According to the Irish Independent….
BORD Gais is probably the best semi-state operating in Ireland today. It is certainly the best among our large semi-states and John Mullins, who is being hounded from his office for no good reason, is probably the best chief executive.
That still does not mean the Government was right to give Bord Gais responsibility for Uisce na hEireann or whatever the nation’s new water provider will eventually be christened.
There are two strong arguments against handing over Uisce na hEireann to Bord Gais.
The first is the example of the National Treasury Management Agency which has been overloaded with unrelated tasks that have sapped morale, distracted senior management and destroyed the NTMA’s reputation.
The temptation for Government is obvious in both cases. The NTMA and Bord Gais are both well run along commercial lines but with a strong ethos of public service.
The alternatives, such as the Department of Finance or the ESB, are grim. Why not ask the outperformer to take on another task and avoid duplication.
The problem with mission creep is that it can destroy the existing organisation. Bord Gais will see its workforce jump from 1,000 people to 5,000 once it takes over the water system.
Most of the new employees will come from a very different culture to the one forged by John Mullins and is akin to hitching a racehorse to a caravan.
The NTMA already resembles one of those Swiss army knives with so many corkscrews, magnifying glasses and saws that it is too heavy to use properly.
Bord Gais could easily go the same way. It already sells gas and electricity while building and operating windmills.
Trying to improve the often dire quality of water in the regions could well overwhelm Bord Gais and destroy its reputation in the same way that NAMA has overwhelmed and destroyed the NTMA at a time when the the country’s future depends on re-entering the bond markets.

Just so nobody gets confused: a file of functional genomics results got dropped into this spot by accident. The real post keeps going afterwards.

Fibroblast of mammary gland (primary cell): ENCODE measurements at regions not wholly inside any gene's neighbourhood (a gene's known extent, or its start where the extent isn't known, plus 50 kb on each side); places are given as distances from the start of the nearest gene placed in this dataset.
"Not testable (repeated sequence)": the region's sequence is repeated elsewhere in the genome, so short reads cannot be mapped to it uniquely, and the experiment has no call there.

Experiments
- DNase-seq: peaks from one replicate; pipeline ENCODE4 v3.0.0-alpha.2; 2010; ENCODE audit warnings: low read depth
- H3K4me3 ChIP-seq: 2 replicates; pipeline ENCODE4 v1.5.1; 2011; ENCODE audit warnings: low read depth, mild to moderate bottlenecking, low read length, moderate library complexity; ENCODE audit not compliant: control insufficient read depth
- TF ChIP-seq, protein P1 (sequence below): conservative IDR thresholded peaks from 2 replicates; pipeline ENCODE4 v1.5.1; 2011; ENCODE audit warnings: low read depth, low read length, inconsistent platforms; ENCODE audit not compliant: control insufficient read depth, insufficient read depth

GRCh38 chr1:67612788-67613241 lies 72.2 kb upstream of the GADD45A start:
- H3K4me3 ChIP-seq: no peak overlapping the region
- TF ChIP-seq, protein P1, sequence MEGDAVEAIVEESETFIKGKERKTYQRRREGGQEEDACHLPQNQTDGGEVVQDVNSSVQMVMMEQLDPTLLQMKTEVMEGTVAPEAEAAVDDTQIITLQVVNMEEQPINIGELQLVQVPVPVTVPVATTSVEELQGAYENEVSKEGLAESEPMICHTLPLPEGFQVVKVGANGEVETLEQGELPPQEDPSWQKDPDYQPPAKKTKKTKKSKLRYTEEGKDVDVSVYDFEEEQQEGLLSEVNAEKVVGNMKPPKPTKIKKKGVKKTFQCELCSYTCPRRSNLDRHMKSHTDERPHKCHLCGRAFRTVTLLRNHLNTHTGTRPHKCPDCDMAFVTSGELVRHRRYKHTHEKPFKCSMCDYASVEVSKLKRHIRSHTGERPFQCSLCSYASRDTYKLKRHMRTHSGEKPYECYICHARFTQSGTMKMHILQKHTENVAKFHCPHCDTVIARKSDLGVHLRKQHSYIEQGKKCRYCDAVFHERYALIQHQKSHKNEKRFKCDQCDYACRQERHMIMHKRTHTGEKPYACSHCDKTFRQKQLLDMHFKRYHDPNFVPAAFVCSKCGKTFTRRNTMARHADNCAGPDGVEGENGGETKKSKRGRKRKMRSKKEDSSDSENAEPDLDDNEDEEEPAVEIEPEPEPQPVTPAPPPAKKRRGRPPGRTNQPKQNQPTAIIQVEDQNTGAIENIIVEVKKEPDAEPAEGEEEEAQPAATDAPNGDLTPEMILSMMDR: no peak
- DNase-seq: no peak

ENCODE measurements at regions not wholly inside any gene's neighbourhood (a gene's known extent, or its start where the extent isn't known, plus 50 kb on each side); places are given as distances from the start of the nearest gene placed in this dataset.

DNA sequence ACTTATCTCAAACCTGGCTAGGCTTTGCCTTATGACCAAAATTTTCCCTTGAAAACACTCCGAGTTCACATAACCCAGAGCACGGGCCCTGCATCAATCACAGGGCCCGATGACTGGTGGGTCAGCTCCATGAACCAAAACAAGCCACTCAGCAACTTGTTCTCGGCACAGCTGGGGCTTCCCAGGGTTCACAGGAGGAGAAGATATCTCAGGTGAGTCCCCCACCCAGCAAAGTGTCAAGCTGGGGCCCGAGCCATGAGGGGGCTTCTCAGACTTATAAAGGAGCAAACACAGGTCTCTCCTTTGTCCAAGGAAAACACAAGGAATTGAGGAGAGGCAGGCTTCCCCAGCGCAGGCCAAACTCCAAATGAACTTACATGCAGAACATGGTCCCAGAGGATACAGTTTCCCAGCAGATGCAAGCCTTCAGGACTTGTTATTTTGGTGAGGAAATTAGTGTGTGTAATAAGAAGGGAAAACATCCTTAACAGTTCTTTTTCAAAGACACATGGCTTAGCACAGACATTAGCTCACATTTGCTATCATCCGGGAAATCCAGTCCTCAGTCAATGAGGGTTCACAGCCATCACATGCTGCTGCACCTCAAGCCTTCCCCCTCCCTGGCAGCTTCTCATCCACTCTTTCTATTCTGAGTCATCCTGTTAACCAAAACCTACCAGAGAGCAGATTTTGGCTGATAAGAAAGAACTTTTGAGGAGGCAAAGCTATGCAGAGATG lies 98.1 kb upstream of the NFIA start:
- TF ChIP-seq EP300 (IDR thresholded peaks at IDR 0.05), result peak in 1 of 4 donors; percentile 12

The second strong argument against Bord Gais taking over Uisce na hEireann is simple; no other organisation was effectively allowed to tender for the contract and this is bad practice.
While there were presentations from Bord na Mona, another semi-state interested in taking over the water company, no private company was invited and it would have been impossible for a private company to make a serious offer without firm information about costs.
Before handing over the valuable assets of Irish Water to a company that is mostly owned by the State but also owned by Bord Gais employees, the Government should have made a real effort to value Uisce na hEireann and then considered the alternatives.
The decision to bypass the scores of excellent water companies around Europe and hand the nation’s waterworks to a gas company instead smacks of panic.
Voters are (rightly) crying foul about the cost of meters but the real scandal is that yet again the Government is handing over a valuable asset for nothing and risks destroying another valuable asset at the same time.